Vietnamese Pot-Bellied Pig
Scientific Name: Sus scrofa scrofa vietnamese_pot_belly
Although they only started to be imported from Asia in 1985, pot-bellied pigs have become so popular that there are now more pot-bellied pigs in the United States than anywhere else in the world!
Contrary to the belief that pigs are simply filthy animals, pot-bellied pigs love mud baths because they help the pig in many ways. This practice, known as “wallowing,” helps to keep the pig’s body cool, as pigs need help from the mud because they aren’t able to sweat. Wallowing leaves the pigs covered in a layer of cold, wet mud, helping to moisten their dry skin, protects them from sunburn, and keep insects away.
STATUS: Pot-bellied pigs are considered domesticated animals. They are primarily used for food, but are becoming increasingly popular as pets.
HABITAT: Since domestication, pot-bellied pigs live on farms and even in backyards as family pets.
DIET: Pot-bellied pigs are omnivores, meaning they eat just about everything. Their diet consists of leafy greens, wild vegetables, shrubs, roots, grasses, and fallen nuts, as well as insects, small snakes, and eggs. Domesticated pigs also eat pig chow, cereal, carrots, and apples. Pot-bellied pigs adapt easily to new foods and will “pig out” on almost any food they can find!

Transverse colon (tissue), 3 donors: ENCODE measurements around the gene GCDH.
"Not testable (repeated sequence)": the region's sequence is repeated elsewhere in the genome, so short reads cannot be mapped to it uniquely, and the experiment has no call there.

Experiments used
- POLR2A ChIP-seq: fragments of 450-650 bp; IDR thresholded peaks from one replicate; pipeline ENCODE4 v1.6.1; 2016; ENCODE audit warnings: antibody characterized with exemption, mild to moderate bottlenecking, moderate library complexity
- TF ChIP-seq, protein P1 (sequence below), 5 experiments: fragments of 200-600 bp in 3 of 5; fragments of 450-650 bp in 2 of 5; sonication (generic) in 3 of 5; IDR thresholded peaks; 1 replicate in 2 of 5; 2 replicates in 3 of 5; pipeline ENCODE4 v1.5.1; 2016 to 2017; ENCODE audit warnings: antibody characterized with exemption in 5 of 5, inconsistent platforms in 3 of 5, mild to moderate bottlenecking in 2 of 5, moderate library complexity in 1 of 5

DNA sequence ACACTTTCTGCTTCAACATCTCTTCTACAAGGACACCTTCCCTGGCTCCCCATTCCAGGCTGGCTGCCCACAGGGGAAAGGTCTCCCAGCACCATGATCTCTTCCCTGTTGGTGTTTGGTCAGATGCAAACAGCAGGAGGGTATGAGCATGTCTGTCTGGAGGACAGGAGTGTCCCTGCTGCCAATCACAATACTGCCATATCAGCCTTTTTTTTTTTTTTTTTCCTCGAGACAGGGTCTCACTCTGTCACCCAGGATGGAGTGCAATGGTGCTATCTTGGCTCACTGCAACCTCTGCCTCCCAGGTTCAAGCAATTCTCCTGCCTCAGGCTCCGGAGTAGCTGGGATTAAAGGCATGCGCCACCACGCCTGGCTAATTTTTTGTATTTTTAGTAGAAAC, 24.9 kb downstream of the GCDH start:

PHYSICAL CHARACTERISTICS: Although they are named for their enormous bellies, full grown pot-bellied pigs weigh an average of only 70-150 pounds. They have a straight tail, upright ears, and a longer snout than a regular domestic pig, as well as a rounded tummy. Pot-bellied pigs range in coloring from solid black to solid white, but are often a dark grayish, sometimes spotted mix of the two.
Pigs as Pets
Due to their special personalities and exotic allure, pot-bellied pigs have become a popular pet in the United States over the last twenty years. Pigs are intelligent and can be trained to use a litter box, and many pet pig owners walk their pigs around their neighborhood with harnesses and dog leashes.